This bi-weekly column presents contrasting perspectives from a progressive and a conservative point of view on current issues of public interest. It is not a debate as such, but rather an effort to stimulate thoughtful discussion among Atencion readers.
You are encouraged to share your ideas with a letter to the Editor.
Reduce US Military spending
By Betsy Bowman
The United States military consumes fully one-half of the annual budget of the US government. What does it do with its roughly $1.5 trillion dollars? Does all that money support and defend the living standards of the US citizenry and legal residents? Does it make us feel safe from attack? Unless the answer to those questions is a resounding “Yes!,” then I would suggest the monies spent on military hardware be spent on social programs that support and defend our living standards (education, health care, etc.) and on programs that make us feel safe: safe from extreme weather, safe from homelessness, safe from joblessness, safe from illness, etc.
I won’t remind the reader of what is commonly known—the revolving door (that greases collusion and corruption) between the military contractors, the Pentagon and Congress; the astounding waste of various construction projects and mountains of military equipment; the appalling lack of care for Veterans.
What the reader might not know is that the US military doesn’t even know how many bases, installations, floating bases, secret black holes, etc. it has. A good guess is about 1,000 in 151 of the 192 countries belonging to the UN around the world. There are also “special ops” going on in 120 countries around the world. “Special ops” means the US military is killing people in 120 countries around the world, thus creating enemies instead of promoting friendship and good will. Secret black holes where people are tortured are illegal and unconstitutional and do not make us safer. The blurring of the line between “defense” and “intelligence” does not make us stronger.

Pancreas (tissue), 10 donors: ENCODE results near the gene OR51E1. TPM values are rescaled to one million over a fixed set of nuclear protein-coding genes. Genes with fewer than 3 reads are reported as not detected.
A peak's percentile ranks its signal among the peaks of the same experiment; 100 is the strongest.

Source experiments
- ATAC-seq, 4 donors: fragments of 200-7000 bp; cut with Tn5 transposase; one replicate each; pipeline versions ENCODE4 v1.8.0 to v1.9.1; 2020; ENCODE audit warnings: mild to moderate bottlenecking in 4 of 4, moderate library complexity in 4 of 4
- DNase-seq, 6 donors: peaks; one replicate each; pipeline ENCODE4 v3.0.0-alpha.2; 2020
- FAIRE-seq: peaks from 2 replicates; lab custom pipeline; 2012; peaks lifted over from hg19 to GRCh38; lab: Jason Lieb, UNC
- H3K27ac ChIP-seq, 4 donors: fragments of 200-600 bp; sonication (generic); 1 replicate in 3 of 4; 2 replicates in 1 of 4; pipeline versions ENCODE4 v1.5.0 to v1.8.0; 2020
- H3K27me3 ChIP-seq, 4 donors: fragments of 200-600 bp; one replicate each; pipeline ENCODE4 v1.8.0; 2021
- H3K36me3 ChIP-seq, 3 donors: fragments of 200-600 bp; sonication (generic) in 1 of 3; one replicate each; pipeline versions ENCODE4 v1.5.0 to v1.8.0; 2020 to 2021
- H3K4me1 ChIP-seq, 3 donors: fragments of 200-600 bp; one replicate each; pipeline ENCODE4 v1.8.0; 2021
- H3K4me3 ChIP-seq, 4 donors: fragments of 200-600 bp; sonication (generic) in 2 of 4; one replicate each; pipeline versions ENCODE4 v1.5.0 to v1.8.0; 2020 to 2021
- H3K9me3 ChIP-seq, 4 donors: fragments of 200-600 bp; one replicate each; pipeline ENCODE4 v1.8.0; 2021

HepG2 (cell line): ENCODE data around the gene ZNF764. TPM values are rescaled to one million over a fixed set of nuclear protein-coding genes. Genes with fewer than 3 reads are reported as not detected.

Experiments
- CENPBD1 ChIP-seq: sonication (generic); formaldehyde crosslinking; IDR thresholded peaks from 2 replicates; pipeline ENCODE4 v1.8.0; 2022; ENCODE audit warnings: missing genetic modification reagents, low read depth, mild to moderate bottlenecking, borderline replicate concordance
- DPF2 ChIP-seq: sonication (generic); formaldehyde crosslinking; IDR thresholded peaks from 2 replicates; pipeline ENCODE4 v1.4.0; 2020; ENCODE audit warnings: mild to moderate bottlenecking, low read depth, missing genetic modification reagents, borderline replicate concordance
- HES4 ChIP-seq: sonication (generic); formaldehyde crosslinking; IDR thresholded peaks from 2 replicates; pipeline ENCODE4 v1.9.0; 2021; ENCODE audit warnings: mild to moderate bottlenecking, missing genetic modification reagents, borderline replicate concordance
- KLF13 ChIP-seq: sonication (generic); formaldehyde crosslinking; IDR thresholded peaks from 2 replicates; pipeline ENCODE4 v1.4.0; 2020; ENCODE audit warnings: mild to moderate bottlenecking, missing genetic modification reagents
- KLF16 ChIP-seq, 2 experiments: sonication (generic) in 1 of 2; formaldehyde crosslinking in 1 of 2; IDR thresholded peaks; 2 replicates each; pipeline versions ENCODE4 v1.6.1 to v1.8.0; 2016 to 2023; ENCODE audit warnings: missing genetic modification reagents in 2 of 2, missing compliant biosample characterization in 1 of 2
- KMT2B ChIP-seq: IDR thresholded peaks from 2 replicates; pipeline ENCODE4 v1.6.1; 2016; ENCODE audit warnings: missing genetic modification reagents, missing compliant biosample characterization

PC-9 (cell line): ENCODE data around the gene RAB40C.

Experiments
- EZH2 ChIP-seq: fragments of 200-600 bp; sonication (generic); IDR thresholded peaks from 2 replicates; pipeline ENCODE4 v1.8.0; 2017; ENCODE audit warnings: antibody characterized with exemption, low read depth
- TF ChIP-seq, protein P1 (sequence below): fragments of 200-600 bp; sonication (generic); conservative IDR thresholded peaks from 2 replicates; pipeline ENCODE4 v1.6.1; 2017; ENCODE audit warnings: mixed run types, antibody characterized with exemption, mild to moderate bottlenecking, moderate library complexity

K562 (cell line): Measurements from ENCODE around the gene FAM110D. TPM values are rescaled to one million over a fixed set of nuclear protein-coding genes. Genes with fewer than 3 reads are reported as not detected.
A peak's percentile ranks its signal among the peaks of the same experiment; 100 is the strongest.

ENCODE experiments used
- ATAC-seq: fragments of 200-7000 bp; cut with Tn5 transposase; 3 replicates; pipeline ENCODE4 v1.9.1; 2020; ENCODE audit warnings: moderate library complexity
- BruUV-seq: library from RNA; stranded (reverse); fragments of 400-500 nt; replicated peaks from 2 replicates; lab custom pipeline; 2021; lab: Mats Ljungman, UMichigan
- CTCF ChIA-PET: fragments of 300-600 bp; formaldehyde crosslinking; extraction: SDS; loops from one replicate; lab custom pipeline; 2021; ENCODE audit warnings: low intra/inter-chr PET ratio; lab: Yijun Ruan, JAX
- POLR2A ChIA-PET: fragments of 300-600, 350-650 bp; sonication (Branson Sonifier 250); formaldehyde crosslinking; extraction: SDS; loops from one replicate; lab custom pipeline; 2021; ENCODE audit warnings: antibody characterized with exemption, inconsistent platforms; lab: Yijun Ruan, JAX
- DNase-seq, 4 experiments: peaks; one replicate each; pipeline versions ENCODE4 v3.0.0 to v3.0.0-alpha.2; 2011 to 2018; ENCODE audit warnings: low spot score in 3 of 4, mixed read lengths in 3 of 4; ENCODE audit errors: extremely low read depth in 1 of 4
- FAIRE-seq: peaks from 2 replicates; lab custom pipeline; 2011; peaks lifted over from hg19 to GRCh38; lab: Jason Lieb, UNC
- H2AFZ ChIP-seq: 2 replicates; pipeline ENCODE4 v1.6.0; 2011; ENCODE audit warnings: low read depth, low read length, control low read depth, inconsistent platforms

In fact, this is not “defense.” This is global military domination. Nothing can justify the amount of money—one half of the US budget —that is spent on so-called “defense.” Who is threatening the US? The US spends more than the rest of the world combined on “defense.” It is unconscionable that one third of people in the US live in poverty; half live in near poverty. Poverty is weakness. If invaders from outer space came and promised health care, jobs, expanded Social Security, free education— they would probably be welcomed.
The Defense Departament provides a lot of jobs. That’s true. If the Defense Departament is a jobs program in disguise, why don’t we make it a real jobs program and provide jobs that are needed—teachers, rural doctors and nurses, etc.
The Defense budget does a lot of research and development. If the Defense Departament is the industrial planning departament in disguise, why don’t we make it explicitly government-funded research and development (like the National Institutes for Health) for things we need such, as renewable energy rather than things we don’t need such as bombs.
Not long ago, people were taught that there was such a thing as progress—which meant things were getting better. As a child in the 1960s, I was taught that science and technology would bring us a future of leisure and intellectual and cultural fulfillment. The problems of the world would be solved, and we could devote our time to cultural and intellectual enrichment of our lives and our society.
The Europeans spent several centuries fighting backward thinking and ideas such as “might makes right” and the “divine right” of kings to rule. In 1648, the Treaty of Westphalia declared unacceptable and illegal the wanton invasion and pillage of a neighbor and seizure of his/her land. The Enlightenment proclaimed that all people are equal and that freedom, equality and brotherhood for all are more worthwhile than constant warfare and rulers’ self-aggrandizement.